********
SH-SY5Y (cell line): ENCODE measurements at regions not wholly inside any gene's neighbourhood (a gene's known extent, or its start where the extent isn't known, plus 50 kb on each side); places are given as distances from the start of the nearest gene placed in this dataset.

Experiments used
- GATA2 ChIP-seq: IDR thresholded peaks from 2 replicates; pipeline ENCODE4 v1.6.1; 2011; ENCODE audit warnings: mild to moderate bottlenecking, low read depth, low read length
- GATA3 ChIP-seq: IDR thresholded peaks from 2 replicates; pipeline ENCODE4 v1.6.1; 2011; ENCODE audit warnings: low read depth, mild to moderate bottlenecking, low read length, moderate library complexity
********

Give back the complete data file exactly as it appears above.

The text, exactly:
SH-SY5Y (cell line): ENCODE measurements at regions not wholly inside any gene's neighbourhood (a gene's known extent, or its start where the extent isn't known, plus 50 kb on each side); places are given as distances from the start of the nearest gene placed in this dataset.

Experiments used
- GATA2 ChIP-seq: IDR thresholded peaks from 2 replicates; pipeline ENCODE4 v1.6.1; 2011; ENCODE audit warnings: mild to moderate bottlenecking, low read depth, low read length
- GATA3 ChIP-seq: IDR thresholded peaks from 2 replicates; pipeline ENCODE4 v1.6.1; 2011; ENCODE audit warnings: low read depth, mild to moderate bottlenecking, low read length, moderate library complexity